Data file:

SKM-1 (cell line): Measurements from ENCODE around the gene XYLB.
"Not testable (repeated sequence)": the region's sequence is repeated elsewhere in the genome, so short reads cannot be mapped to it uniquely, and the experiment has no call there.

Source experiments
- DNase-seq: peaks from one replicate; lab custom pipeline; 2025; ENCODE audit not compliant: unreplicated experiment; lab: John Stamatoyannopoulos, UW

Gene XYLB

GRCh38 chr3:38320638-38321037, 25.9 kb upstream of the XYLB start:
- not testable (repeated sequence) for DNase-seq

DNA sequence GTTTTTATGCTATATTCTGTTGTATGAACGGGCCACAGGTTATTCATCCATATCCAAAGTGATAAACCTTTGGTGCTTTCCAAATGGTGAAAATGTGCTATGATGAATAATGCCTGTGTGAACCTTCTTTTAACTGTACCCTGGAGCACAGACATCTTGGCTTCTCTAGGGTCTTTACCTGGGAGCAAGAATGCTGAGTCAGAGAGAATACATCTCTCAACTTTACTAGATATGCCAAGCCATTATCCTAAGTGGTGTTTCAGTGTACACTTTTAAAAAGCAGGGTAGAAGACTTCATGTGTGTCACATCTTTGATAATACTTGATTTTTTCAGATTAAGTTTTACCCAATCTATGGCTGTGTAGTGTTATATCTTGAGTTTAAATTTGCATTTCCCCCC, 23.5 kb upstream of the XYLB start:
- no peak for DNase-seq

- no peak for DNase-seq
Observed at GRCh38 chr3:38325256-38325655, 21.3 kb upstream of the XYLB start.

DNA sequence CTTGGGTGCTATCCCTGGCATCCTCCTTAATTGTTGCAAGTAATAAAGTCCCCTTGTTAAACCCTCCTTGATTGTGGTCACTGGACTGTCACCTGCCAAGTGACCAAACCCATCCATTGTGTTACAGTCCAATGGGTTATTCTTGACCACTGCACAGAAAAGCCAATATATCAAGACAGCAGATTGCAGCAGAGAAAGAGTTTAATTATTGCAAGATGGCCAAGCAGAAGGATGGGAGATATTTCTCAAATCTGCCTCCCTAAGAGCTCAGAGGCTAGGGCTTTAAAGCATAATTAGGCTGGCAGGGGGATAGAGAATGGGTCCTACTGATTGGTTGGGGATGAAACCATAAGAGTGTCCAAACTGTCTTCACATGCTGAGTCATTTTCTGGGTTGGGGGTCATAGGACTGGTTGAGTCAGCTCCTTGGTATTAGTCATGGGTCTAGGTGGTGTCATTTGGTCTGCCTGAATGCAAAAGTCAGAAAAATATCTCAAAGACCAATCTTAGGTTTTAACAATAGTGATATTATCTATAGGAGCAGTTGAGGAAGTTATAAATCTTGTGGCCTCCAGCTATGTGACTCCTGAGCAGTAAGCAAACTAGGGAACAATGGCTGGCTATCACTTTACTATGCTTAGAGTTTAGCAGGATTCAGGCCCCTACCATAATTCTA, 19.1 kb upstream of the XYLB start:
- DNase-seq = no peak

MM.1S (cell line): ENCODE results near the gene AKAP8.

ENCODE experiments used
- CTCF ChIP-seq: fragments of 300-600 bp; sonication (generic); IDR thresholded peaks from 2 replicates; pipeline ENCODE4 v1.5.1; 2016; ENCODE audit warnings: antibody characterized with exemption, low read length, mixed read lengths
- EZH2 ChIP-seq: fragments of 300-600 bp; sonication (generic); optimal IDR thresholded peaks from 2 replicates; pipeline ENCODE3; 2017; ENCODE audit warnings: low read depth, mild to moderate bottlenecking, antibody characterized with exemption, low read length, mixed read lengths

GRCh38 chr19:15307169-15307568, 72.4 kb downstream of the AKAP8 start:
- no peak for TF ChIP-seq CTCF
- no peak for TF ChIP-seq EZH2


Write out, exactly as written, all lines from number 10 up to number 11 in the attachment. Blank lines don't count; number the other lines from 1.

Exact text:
- no peak for DNase-seq
Observed at GRCh38 chr3:38325256-38325655, 21.3 kb upstream of the XYLB start.